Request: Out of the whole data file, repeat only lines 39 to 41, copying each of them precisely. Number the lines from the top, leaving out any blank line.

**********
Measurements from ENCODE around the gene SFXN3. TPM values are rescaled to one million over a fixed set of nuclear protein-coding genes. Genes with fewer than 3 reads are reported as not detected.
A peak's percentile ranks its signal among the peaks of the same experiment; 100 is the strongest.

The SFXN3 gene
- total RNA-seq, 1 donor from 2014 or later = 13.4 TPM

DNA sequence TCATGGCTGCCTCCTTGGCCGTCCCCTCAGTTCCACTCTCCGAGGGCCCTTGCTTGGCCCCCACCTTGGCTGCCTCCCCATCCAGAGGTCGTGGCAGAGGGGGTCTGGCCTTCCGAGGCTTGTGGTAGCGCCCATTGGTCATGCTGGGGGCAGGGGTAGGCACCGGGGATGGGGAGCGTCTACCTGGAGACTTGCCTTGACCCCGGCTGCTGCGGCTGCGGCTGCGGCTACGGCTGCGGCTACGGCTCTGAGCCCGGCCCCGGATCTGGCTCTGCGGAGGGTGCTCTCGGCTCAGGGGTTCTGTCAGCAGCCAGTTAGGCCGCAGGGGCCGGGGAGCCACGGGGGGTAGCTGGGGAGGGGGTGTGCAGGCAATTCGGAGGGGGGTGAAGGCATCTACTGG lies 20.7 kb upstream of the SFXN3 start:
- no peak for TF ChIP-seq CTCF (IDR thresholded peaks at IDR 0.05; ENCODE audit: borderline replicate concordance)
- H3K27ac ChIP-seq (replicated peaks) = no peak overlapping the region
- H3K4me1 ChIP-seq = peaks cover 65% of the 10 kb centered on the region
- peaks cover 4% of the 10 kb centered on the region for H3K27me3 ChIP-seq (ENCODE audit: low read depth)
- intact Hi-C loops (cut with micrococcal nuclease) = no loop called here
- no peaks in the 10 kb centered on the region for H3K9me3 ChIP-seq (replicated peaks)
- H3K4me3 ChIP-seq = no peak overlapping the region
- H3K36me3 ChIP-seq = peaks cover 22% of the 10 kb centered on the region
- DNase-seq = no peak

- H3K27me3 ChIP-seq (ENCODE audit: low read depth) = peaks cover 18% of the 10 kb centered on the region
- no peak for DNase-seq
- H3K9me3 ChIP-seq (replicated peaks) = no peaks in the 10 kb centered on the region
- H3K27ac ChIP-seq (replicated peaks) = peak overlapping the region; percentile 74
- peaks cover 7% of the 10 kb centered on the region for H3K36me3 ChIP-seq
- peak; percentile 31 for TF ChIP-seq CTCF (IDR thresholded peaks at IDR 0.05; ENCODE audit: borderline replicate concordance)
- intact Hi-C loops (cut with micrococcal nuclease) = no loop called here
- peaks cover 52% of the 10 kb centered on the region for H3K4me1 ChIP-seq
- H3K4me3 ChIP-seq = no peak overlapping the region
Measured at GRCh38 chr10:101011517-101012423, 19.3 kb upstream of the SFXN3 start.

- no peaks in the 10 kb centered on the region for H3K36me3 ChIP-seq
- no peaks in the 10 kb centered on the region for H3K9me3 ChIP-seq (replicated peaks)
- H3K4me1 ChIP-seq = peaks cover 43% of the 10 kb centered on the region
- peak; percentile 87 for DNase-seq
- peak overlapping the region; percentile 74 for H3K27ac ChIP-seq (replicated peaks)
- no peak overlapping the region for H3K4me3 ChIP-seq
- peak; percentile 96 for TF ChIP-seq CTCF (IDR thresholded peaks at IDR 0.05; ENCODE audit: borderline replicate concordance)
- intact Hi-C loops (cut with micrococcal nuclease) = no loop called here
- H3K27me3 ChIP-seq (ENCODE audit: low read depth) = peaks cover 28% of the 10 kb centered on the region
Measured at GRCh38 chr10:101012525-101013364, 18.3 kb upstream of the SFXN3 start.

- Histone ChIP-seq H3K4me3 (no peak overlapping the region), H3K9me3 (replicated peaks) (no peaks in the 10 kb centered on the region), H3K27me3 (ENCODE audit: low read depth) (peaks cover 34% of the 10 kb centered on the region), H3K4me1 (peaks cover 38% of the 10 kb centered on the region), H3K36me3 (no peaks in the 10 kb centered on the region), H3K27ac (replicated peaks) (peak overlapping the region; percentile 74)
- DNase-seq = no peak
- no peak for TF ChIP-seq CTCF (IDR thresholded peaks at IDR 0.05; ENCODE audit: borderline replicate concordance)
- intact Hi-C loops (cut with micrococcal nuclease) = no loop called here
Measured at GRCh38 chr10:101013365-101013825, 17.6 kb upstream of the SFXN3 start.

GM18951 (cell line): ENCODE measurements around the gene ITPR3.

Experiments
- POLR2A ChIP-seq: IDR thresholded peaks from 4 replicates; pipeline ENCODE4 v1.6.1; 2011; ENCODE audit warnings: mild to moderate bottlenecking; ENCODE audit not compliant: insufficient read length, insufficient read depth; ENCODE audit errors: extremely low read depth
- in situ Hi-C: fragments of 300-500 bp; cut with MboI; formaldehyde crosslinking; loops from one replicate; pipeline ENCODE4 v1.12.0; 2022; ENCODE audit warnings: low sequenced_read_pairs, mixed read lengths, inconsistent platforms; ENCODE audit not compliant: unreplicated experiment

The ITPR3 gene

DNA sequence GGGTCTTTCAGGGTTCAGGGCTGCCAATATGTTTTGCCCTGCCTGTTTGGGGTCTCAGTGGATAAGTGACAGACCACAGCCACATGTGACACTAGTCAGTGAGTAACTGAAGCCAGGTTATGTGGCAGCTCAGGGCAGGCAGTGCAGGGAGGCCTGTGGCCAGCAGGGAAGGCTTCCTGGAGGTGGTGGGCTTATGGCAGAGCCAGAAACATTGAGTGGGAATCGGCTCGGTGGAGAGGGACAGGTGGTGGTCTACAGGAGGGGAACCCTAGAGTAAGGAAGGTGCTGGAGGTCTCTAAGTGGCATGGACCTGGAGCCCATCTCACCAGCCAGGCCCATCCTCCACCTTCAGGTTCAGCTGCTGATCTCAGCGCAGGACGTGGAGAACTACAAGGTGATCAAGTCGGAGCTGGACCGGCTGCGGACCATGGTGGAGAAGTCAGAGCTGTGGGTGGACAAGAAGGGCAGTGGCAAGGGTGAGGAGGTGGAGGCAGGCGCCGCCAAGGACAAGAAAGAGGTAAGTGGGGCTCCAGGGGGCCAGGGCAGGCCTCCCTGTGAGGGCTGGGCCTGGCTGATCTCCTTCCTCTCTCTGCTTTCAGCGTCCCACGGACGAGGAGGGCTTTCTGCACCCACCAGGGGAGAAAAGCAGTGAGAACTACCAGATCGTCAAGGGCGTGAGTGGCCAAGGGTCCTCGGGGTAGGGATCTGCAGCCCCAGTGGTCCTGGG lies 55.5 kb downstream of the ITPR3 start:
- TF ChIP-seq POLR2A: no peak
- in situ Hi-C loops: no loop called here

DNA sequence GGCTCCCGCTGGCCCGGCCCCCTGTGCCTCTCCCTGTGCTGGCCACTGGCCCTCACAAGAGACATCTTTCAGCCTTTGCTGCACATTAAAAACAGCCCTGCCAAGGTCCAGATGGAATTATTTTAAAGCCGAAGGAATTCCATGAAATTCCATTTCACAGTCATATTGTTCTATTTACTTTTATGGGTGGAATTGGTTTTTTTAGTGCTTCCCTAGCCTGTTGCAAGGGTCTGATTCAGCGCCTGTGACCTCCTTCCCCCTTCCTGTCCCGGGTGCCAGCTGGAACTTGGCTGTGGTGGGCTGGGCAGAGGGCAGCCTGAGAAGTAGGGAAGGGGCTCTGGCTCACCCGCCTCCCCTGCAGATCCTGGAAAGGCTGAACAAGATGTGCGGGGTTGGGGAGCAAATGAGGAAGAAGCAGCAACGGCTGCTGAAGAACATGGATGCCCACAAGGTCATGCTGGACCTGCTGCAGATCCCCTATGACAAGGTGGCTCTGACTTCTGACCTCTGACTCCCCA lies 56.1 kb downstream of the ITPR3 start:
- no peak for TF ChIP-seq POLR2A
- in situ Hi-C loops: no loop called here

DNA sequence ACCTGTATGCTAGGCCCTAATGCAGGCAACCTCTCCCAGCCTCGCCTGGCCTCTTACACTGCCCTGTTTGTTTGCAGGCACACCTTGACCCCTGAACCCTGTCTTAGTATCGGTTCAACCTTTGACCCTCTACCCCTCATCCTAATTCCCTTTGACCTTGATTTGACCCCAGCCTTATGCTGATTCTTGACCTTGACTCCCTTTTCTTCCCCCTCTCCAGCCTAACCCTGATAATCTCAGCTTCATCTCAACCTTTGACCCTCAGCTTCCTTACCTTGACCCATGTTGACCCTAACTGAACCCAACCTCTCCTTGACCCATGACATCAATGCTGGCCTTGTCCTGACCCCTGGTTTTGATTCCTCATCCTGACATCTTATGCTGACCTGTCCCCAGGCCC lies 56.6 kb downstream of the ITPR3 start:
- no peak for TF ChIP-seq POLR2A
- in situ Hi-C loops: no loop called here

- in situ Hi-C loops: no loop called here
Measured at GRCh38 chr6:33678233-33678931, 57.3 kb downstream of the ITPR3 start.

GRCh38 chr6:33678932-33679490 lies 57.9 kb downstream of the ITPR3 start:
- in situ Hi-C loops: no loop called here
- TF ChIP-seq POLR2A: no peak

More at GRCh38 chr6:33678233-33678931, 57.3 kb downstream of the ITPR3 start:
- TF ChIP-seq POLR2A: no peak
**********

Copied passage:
Measured at GRCh38 chr10:101013365-101013825, 17.6 kb upstream of the SFXN3 start.

GM18951 (cell line): ENCODE measurements around the gene ITPR3.

Experiments